Warrior III asks you to hold the lines of plank pose while standing on one leg. Thus it builds core strength in addition to stability in the hip and lower leg.


Stand tall, then shift your weight into the left foot and lift your right leg behind you as you lean your pelvis and torso forward (figure 5.2). Aim to hold a long line from your foot through your hips and shoulders. Hands can be on the hips, in prayer, or extended off or in front of the shoulders for more challenge. Hold for 10 breaths on each side, and if that’s easy, repeat two or three times.


Figure 5.2 Warrior III.
Warrior III.


For a quick dynamic warm-up or strength-building two-pose flow, move back and forth between crescent lunge and warrior III. Try to make the transitions refined, deliberate, and smooth. Taking 10 breaths or more while flowing between the two poses will get your hip muscles firing, wake up your lower legs, and build your focus and balance before your workout.


Front Plank With Leg Lift

Holding strong up the central line of the body is critical for efficiency in the swim, bike, and run; plank is the ideal exercise to build strength up the center. Hold your pelvis neutral and your spine long. Letting the hips sag or lifting the bottom too high will add strain to your back, so find a neutral alignment. Plank (figure 5.3a) can be done on the hands or on the forearms, palms together or parallel. Either keep your knees to the floor several inches behind your hips, or lift to the balls of the feet with the heels pressing back. Hold for three to five rounds of 5 to 20 breaths each.


Figure 5.3 Plank variations: basic front plank; front plank with leg lift; front plank with arm lift; front plank with opposite arm and leg lift.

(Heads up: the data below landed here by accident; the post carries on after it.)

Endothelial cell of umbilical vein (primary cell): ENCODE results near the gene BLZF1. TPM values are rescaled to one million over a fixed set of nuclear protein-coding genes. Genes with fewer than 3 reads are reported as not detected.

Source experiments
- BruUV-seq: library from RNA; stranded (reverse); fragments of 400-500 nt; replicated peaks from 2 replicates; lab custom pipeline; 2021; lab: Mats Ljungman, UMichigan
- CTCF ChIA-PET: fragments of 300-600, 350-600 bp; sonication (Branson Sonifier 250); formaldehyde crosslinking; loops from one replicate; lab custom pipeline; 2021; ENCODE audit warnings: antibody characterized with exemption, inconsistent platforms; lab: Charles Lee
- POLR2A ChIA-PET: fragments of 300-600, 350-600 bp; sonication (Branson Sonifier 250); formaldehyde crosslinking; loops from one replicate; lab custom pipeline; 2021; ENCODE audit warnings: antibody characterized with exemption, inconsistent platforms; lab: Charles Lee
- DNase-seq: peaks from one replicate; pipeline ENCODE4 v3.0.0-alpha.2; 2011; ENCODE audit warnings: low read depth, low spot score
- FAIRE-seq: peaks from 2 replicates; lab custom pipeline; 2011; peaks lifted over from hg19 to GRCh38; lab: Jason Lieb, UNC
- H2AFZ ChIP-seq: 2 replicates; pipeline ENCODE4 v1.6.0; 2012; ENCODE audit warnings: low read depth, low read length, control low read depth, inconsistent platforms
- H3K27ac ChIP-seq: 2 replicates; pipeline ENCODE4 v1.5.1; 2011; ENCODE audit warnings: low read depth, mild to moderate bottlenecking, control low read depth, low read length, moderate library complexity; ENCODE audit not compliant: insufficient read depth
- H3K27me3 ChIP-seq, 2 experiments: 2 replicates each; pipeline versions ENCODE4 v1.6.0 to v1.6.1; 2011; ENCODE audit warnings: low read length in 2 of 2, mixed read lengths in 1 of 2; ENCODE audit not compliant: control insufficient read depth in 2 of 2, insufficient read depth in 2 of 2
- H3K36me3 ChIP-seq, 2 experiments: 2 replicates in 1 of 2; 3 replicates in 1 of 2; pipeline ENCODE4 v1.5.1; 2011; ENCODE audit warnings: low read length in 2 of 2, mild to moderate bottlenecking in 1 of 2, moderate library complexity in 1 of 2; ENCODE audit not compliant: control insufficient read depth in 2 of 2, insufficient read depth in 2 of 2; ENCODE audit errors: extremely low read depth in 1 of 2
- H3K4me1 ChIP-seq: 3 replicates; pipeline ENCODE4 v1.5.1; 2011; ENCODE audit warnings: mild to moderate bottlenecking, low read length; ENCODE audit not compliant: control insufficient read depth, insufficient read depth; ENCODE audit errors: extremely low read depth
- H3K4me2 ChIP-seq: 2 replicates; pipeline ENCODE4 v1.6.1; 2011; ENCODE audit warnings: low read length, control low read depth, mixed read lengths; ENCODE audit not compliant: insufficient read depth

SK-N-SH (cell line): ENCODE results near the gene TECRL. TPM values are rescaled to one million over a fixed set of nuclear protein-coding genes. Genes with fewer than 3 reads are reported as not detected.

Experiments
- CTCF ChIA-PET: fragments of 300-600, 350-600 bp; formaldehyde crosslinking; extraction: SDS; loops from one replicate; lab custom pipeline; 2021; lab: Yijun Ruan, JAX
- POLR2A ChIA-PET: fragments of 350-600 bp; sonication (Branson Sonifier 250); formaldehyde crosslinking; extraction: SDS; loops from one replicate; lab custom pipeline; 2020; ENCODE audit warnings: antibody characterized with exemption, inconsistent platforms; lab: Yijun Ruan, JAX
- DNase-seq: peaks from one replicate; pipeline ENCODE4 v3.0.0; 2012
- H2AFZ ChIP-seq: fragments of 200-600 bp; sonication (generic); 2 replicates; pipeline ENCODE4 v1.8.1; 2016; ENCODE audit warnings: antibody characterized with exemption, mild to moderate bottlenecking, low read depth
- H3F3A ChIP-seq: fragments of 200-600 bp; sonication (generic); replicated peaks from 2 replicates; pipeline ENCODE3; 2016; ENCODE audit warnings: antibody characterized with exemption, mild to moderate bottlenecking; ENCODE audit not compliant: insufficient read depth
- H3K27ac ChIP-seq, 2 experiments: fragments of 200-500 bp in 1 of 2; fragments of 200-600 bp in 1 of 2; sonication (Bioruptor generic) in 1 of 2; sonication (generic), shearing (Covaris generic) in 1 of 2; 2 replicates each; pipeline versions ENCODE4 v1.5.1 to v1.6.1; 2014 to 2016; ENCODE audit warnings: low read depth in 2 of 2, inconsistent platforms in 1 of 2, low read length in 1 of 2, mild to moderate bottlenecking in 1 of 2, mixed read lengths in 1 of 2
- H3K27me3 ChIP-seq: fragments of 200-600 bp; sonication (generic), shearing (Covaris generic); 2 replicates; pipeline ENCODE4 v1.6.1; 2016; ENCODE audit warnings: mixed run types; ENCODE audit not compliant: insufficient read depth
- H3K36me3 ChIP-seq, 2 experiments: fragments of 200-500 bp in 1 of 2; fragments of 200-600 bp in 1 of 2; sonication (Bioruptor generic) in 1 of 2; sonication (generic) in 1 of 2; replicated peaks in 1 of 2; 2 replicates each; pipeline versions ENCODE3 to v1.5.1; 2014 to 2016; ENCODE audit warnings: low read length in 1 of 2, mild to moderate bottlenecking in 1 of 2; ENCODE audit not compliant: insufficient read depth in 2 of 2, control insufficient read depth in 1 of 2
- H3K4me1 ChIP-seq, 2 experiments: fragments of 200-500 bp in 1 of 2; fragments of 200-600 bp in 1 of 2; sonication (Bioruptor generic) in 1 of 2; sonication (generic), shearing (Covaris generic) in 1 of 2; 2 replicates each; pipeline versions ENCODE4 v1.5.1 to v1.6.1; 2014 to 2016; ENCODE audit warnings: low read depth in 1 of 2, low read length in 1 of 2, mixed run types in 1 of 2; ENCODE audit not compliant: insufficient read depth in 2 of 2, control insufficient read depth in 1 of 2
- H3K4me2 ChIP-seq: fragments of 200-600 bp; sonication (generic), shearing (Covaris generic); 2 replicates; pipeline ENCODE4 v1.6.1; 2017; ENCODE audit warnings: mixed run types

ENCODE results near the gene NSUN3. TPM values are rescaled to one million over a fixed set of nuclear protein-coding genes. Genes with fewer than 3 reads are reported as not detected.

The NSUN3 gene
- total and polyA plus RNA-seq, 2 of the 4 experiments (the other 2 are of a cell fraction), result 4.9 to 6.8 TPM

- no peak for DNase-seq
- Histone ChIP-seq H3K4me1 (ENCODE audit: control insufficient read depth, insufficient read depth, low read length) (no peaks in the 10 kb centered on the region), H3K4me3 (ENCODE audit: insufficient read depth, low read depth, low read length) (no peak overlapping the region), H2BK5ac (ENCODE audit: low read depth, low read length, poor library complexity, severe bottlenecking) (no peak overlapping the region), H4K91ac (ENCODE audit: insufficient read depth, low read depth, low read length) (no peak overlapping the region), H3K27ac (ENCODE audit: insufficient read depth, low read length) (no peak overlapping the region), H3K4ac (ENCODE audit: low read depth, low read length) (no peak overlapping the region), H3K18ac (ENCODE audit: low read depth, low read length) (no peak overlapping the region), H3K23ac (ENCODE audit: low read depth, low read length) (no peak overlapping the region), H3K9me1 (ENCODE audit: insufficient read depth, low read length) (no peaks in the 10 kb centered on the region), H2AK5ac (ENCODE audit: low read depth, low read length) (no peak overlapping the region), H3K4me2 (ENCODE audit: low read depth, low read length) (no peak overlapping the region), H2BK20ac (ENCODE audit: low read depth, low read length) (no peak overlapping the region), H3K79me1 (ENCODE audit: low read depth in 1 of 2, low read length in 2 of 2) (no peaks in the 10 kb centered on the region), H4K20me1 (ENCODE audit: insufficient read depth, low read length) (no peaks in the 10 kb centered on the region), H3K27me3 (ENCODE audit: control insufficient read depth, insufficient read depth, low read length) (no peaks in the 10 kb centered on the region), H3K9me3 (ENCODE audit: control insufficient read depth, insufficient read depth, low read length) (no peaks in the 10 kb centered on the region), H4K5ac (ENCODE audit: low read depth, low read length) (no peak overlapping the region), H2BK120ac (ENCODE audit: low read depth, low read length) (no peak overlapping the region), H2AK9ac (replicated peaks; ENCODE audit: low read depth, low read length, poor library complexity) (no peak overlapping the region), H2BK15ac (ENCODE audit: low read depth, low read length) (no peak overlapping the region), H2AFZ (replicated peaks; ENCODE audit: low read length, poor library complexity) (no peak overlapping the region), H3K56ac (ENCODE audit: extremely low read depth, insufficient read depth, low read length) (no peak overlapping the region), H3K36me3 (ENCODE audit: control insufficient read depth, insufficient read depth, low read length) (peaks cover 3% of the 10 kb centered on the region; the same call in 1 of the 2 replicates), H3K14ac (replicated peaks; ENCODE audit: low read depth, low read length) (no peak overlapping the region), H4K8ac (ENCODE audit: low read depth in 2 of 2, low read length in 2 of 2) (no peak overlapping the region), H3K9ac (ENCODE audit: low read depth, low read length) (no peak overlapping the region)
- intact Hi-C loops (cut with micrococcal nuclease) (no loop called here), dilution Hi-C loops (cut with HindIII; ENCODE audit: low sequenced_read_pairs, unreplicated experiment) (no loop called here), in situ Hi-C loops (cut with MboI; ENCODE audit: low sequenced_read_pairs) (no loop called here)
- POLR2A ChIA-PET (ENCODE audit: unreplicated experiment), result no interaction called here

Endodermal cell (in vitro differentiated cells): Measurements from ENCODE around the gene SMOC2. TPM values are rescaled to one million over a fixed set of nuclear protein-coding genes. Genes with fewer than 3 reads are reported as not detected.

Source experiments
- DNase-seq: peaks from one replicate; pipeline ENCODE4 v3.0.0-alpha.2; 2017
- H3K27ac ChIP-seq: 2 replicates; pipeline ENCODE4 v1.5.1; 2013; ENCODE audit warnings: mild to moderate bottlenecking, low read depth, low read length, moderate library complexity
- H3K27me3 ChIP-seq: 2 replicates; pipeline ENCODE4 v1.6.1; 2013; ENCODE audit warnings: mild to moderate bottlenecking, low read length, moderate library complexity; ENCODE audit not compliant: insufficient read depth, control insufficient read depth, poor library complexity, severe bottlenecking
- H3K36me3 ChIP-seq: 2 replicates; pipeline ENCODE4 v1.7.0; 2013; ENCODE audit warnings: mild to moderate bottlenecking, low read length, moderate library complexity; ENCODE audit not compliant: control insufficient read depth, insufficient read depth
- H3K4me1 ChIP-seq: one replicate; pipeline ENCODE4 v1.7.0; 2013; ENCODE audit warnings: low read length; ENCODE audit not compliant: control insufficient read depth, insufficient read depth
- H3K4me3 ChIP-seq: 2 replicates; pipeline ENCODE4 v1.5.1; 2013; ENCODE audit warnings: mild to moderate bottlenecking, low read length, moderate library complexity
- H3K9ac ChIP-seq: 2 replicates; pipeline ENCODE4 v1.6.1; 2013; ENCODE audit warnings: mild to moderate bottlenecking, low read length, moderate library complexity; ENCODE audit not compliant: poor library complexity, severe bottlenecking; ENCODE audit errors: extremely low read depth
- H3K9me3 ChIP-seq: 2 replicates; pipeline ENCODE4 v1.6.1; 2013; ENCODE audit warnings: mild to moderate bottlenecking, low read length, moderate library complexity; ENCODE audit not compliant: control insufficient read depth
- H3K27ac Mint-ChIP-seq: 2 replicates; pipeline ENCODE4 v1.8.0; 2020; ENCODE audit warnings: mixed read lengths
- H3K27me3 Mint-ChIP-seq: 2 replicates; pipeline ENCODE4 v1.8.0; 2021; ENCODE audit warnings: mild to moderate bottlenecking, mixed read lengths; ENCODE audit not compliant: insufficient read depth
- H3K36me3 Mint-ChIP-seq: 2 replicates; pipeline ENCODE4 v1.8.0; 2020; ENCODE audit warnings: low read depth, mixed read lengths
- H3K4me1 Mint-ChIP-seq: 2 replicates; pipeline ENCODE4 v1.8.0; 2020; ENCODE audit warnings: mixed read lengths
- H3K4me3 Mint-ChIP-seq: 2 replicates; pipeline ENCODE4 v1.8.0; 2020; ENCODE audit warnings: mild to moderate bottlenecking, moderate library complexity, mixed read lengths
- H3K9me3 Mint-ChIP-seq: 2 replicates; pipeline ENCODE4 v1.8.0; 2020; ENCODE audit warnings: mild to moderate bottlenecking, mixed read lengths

Figure 5.3 Plank variations: basic front plank; front plank with leg lift; front plank with arm lift; front plank with opposite arm and leg lift.

Figure 5.3 Plank variations: basic front plank; front plank with leg lift; front plank with arm lift; front plank with opposite arm and leg lift.

Figure 5.3 Plank variations: basic front plank; front plank with leg lift; front plank with arm lift; front plank with opposite arm and leg lift.
Plank variations: (a) basic front plank; (b) front plank with leg lift; (c) front plank with arm lift; (d) front plank with opposite arm and leg lift.


For more work, try slowly lifting and lowering one leg (figure 5.3b), then the other. This mimics the movement of kicking, pedaling, and running, all of which require that you hold the core steady while the legs alternate movement. To find further challenge, try lifting one arm (figure 5.3c), then the other, which builds strength for the swim stroke and helps you hold a steady line on the bike while you reach for your water bottle. For even more challenge, lift opposing legs and feet simultaneously while holding the central channel of the body long (figure 5.3d). This can be done from any version of plank, whether on the knees, feet, hands, or forearms.

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Learn more about The Women’s Guide to Triathlon.